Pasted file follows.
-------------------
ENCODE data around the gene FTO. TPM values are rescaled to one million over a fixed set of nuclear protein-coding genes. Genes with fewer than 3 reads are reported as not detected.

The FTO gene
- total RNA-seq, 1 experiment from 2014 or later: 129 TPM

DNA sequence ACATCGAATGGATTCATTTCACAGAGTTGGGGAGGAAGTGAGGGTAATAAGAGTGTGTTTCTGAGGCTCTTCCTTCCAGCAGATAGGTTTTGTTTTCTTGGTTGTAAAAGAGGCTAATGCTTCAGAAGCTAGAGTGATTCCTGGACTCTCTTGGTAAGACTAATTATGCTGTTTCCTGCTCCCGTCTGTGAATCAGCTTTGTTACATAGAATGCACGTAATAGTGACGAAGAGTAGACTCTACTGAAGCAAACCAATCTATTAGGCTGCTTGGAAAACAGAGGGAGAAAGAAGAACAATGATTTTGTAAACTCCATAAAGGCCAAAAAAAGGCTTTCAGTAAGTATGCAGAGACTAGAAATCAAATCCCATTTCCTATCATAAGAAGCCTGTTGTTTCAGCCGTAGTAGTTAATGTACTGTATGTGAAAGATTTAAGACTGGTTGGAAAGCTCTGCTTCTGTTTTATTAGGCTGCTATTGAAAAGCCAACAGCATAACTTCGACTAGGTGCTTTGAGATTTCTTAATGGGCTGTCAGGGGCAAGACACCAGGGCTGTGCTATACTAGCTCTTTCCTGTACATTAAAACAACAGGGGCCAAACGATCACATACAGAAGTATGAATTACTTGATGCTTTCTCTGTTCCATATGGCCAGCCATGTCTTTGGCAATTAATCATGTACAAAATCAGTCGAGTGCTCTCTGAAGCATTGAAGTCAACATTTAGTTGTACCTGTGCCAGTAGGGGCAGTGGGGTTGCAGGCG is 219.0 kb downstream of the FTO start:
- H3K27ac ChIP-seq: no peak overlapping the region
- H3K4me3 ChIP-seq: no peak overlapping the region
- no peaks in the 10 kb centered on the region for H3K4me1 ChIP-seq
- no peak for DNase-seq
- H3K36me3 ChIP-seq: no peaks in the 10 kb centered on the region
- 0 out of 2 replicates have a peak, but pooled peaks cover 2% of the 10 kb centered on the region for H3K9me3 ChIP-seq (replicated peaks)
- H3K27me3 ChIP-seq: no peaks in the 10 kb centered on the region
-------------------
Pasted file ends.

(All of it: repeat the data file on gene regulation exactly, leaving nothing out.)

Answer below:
ENCODE data around the gene FTO. TPM values are rescaled to one million over a fixed set of nuclear protein-coding genes. Genes with fewer than 3 reads are reported as not detected.

The FTO gene
- total RNA-seq, 1 experiment from 2014 or later: 129 TPM

DNA sequence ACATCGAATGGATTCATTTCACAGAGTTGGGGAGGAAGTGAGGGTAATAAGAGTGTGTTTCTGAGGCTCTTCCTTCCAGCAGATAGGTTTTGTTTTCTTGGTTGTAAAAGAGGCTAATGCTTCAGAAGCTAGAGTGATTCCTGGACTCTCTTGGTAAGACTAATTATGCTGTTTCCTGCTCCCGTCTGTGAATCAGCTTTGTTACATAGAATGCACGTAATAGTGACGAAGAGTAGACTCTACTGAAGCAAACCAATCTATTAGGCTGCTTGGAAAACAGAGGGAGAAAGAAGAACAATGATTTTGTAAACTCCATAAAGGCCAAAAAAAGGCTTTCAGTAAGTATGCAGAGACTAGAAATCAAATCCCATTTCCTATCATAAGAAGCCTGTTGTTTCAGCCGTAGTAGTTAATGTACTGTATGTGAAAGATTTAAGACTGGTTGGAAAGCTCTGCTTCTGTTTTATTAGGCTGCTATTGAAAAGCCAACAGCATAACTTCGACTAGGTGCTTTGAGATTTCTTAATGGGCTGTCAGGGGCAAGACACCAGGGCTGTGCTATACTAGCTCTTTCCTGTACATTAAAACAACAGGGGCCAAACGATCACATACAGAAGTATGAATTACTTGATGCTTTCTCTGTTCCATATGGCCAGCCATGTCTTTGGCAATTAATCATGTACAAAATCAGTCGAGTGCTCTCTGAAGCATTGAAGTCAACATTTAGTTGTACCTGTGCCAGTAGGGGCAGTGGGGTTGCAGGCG is 219.0 kb downstream of the FTO start:
- H3K27ac ChIP-seq: no peak overlapping the region
- H3K4me3 ChIP-seq: no peak overlapping the region
- no peaks in the 10 kb centered on the region for H3K4me1 ChIP-seq
- no peak for DNase-seq
- H3K36me3 ChIP-seq: no peaks in the 10 kb centered on the region
- 0 out of 2 replicates have a peak, but pooled peaks cover 2% of the 10 kb centered on the region for H3K9me3 ChIP-seq (replicated peaks)
- H3K27me3 ChIP-seq: no peaks in the 10 kb centered on the region